It is true that restrictive dieting, such as eliminating entire food groups, can have detrimental affects on our health and even our sanity! It is more important to eat whole and unprocessed foods, while also maintaining variety in one’s diet. Consuming enough Fiber and limiting fat and cholesterol can mitigate the risk for developing chronic diseases.
If everyone consumed half a plate’s full of fruits and veggies per day, as recommended by Health Canada, we would avoid a worldwide obesity epidemic. Consuming fruits and veggies that are minimally processed, and low in sugar and salt is the best choice according to Health Canada.
Although many diets nowadays promote eating more animal products, the lead author of the Lancet study, Dr. Walter Willet, says “red meat should be limited “to less than an ounce per day — or about a hamburger a week” (Aubrey, 2019). This is more in line with diets such as The Mediterranean diet and The Planetary diet with one focusing more on fish and nuts and seeds, and the other focusing on plant-based sources of protein such as legumes and tofu. The Planetary diet for example only allows one serving of chicken and red meat per week, 2 servings of fish, and emphasizes half our plate to be vegetables.
Another study done by a research team at Tufts University and published in the Journal of The American Medical Association investigated the relationship between 10 foods and nutrients and their relation to heart disease, stroke, and Type 2 Diabetes. What they found was that almost half of all deaths in The United States in 2012 were caused by cardiometabolic diseases associated with “suboptimal eating habits”. The study also measured age, sex, ethnicity, and education.
What they found was that the highest proportion of deaths due to cardiometabolic diseases were related to excess consumption of sodium. Along with not enough nuts and seeds, omega-3 fats, whole grains, vegetables and fruits. Eating too much processed meat, sugary beverages, and red meat also raised the risk for heart disease stroke, and Type 2 Diabetes (How dietary factors influence disease risk).
Excess sodium consumption is a biproduct of eating heavily processed food, such as processed meats. On average, processed meats have more sodium and nitrates because of the curing process. Other high sources of sodium include bread, pizza, and snacks such as chips! Adding salt while cooking for example, would not be a significant source of sodium in one’s diet!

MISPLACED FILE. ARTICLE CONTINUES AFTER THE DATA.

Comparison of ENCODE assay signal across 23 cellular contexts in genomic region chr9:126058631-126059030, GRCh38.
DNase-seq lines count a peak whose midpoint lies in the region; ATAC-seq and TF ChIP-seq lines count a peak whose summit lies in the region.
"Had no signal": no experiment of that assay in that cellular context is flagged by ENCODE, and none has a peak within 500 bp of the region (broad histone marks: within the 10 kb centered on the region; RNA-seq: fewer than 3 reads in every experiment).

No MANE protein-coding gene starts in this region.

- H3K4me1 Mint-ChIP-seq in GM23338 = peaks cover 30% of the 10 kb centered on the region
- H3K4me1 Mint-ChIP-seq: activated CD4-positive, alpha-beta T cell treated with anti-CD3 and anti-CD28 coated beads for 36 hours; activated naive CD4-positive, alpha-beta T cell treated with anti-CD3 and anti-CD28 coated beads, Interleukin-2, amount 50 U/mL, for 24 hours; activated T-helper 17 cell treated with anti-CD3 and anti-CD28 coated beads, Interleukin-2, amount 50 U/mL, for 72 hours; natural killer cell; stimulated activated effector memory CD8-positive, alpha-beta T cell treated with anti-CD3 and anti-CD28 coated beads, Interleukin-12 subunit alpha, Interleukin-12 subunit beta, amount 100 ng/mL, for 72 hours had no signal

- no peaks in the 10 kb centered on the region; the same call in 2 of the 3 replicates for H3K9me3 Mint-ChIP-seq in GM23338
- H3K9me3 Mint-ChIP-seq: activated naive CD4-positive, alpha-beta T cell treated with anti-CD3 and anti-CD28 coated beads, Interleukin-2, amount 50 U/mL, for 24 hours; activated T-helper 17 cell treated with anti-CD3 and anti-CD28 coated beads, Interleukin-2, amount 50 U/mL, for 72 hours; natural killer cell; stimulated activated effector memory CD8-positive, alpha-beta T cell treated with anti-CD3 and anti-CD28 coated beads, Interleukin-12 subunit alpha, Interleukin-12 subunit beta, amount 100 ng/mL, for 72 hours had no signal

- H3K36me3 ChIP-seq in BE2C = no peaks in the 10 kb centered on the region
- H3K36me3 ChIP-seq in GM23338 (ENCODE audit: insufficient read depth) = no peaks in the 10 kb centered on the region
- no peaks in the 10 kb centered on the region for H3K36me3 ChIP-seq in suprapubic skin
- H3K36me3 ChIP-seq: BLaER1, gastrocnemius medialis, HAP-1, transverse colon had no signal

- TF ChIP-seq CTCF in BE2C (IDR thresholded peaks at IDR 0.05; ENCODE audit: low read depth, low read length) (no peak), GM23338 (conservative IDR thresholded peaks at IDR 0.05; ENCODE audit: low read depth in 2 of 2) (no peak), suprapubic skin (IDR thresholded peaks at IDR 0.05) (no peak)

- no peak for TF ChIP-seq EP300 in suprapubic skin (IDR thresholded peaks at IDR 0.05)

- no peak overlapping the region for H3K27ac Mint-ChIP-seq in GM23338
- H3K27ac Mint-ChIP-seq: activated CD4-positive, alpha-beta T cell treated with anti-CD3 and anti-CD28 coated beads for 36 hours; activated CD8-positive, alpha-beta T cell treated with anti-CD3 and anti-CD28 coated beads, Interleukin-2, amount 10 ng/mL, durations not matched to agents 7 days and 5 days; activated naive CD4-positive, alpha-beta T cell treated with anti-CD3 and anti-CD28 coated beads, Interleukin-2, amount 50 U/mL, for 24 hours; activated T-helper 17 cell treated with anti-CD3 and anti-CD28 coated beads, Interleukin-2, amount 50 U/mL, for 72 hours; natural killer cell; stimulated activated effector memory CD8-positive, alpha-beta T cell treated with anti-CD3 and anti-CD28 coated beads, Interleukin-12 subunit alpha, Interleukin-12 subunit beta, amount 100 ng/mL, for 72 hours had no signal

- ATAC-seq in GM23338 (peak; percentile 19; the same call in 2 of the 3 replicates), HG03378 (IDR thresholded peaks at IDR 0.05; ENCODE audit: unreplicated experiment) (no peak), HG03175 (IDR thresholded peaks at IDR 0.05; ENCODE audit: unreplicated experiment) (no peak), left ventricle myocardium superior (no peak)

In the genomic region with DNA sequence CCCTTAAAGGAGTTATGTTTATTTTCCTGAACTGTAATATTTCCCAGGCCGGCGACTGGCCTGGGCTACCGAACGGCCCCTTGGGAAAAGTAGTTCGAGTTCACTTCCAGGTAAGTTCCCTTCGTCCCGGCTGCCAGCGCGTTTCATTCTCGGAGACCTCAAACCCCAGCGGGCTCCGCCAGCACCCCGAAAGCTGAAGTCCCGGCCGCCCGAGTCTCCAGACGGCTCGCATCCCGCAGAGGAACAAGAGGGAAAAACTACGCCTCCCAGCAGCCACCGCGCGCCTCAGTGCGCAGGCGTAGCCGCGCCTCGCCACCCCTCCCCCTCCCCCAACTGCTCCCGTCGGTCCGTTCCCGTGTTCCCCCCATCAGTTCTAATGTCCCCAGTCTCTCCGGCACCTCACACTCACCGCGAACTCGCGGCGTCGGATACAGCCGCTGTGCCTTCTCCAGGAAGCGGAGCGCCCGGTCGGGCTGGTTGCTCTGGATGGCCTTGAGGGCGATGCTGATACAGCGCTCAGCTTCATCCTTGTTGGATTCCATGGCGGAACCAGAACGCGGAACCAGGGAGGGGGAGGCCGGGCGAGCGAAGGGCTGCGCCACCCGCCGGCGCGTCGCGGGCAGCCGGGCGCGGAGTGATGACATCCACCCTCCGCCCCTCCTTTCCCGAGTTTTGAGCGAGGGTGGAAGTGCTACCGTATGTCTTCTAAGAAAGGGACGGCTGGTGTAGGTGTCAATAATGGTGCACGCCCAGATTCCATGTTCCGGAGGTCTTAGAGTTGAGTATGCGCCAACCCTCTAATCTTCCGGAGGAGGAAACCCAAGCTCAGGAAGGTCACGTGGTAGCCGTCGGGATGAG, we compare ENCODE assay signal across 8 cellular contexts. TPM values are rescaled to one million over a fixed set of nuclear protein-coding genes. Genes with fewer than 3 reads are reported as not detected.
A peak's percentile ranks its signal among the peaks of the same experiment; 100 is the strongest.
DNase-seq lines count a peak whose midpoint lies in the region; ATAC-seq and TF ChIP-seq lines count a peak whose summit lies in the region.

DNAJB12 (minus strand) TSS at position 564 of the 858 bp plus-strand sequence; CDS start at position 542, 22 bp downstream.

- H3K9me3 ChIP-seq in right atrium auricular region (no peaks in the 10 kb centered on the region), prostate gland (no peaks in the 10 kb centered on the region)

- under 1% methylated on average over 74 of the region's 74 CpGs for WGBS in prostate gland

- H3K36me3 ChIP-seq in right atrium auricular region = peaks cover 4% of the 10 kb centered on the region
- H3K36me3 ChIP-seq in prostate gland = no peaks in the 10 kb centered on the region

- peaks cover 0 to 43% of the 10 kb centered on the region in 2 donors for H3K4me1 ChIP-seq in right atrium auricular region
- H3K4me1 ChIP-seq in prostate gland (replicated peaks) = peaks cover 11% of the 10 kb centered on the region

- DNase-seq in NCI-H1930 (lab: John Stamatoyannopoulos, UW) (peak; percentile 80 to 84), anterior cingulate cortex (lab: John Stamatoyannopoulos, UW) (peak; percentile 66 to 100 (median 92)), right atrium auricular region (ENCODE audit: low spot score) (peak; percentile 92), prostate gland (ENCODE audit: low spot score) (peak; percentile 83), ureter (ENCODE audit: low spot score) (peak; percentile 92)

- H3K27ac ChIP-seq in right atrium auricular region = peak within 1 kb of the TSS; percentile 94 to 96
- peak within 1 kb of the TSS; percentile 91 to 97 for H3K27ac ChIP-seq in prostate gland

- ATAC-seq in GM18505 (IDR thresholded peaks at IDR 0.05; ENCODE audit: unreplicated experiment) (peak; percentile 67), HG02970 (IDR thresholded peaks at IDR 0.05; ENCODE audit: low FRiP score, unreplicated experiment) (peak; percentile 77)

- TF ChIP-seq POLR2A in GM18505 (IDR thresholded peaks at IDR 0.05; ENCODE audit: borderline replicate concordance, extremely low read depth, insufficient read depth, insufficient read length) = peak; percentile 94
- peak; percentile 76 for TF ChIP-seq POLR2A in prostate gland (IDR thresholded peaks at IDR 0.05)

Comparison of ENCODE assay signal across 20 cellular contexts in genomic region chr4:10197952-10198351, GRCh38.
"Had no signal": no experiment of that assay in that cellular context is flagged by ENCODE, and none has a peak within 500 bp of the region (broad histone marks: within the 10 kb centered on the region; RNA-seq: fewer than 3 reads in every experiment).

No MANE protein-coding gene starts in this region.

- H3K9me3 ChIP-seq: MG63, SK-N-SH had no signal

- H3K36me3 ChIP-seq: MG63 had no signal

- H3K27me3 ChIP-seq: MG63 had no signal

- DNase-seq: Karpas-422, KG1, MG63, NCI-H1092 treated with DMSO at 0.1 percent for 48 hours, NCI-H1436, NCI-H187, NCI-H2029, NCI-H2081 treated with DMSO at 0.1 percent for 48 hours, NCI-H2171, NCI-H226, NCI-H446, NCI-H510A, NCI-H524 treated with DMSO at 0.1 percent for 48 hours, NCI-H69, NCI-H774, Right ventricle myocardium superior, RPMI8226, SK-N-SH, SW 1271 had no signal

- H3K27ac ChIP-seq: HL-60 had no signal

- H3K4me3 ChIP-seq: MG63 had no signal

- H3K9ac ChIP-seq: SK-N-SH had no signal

Something as easy as incorporating more legumes, fruits and vegetables, and whole grains into your diet can improve health in the long run. As per Health Canada’s guidelines, aiming for half of your plate to be veggies, and a quarter to be whole grains and meat and alternatives can help you transition to making healthier lifestyle changes. These lifestyles changes have healthy implications in the long run, and can even slow down the onset of disease.
Time to stock up on your leafy greens guys!
- Afshin, A., Sur, P. J., Fay, K. A., Cornaby, L., Ferrara, G., Salama, J. S., . . . Murray, C. J. L. (2019). Health effects of dietary risks in 195 countries, 1990–2017: a systematic analysis for the Global Burden of Disease Study 2017. The Lancet, 393(10184), 1958-1972. Retrieved from https://doi.org/10.1016/S0140-6736(19)30041-8. doi:10.1016/S0140-6736(19)30041-8
- Aubrey, A. (2019, January 27). This Diet Is Better For the Planet. But Is It Better For You, Too? Retrieved from https://www.npr.org/sections/thesalt/2019/01/27/688765872/this-diet-is-better-for-the-planet-but-is-it-better-for-you-too
- Gallagher, J. (2019, April 04). The diets cutting one in five lives short every year. Retrieved from https://www.bbc.com/news/health-47734296
- How dietary factors influence disease risk. (2017, March 21). Retrieved June 10, 2019, from https://www.nih.gov/news-events/nih-research-matters/how-dietary-factors-influence-disease-risk
- Metrics: Disability-Adjusted Life Year (DALY). (2014, March 11). Retrieved June 11, 2019, from https://www.who.int/healthinfo/global_burden_disease/metrics_daly/en/